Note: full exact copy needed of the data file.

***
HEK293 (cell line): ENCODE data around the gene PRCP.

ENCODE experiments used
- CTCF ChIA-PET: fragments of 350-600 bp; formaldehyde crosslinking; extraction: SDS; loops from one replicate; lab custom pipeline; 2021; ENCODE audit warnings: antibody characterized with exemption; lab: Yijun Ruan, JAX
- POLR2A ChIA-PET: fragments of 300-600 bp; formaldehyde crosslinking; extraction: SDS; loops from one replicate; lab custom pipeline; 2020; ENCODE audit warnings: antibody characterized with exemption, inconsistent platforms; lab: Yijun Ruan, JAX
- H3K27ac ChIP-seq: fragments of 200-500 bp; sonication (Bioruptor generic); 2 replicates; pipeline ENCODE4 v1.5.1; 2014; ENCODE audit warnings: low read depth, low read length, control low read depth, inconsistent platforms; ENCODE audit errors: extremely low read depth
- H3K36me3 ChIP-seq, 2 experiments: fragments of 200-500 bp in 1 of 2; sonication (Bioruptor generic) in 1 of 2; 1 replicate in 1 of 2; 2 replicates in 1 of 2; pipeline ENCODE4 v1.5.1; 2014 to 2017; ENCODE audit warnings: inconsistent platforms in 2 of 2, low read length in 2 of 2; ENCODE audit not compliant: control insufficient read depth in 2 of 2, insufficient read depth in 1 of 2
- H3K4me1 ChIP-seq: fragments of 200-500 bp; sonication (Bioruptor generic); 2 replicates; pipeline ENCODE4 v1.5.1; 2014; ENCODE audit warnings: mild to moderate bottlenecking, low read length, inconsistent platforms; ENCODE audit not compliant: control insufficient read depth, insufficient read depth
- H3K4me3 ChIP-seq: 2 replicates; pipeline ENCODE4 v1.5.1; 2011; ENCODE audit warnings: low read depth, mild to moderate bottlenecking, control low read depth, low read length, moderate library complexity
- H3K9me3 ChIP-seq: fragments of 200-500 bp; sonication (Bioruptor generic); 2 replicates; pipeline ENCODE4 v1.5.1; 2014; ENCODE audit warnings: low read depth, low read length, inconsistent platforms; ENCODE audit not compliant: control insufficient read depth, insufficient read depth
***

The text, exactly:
HEK293 (cell line): ENCODE data around the gene PRCP.

ENCODE experiments used
- CTCF ChIA-PET: fragments of 350-600 bp; formaldehyde crosslinking; extraction: SDS; loops from one replicate; lab custom pipeline; 2021; ENCODE audit warnings: antibody characterized with exemption; lab: Yijun Ruan, JAX
- POLR2A ChIA-PET: fragments of 300-600 bp; formaldehyde crosslinking; extraction: SDS; loops from one replicate; lab custom pipeline; 2020; ENCODE audit warnings: antibody characterized with exemption, inconsistent platforms; lab: Yijun Ruan, JAX
- H3K27ac ChIP-seq: fragments of 200-500 bp; sonication (Bioruptor generic); 2 replicates; pipeline ENCODE4 v1.5.1; 2014; ENCODE audit warnings: low read depth, low read length, control low read depth, inconsistent platforms; ENCODE audit errors: extremely low read depth
- H3K36me3 ChIP-seq, 2 experiments: fragments of 200-500 bp in 1 of 2; sonication (Bioruptor generic) in 1 of 2; 1 replicate in 1 of 2; 2 replicates in 1 of 2; pipeline ENCODE4 v1.5.1; 2014 to 2017; ENCODE audit warnings: inconsistent platforms in 2 of 2, low read length in 2 of 2; ENCODE audit not compliant: control insufficient read depth in 2 of 2, insufficient read depth in 1 of 2
- H3K4me1 ChIP-seq: fragments of 200-500 bp; sonication (Bioruptor generic); 2 replicates; pipeline ENCODE4 v1.5.1; 2014; ENCODE audit warnings: mild to moderate bottlenecking, low read length, inconsistent platforms; ENCODE audit not compliant: control insufficient read depth, insufficient read depth
- H3K4me3 ChIP-seq: 2 replicates; pipeline ENCODE4 v1.5.1; 2011; ENCODE audit warnings: low read depth, mild to moderate bottlenecking, control low read depth, low read length, moderate library complexity
- H3K9me3 ChIP-seq: fragments of 200-500 bp; sonication (Bioruptor generic); 2 replicates; pipeline ENCODE4 v1.5.1; 2014; ENCODE audit warnings: low read depth, low read length, inconsistent platforms; ENCODE audit not compliant: control insufficient read depth, insufficient read depth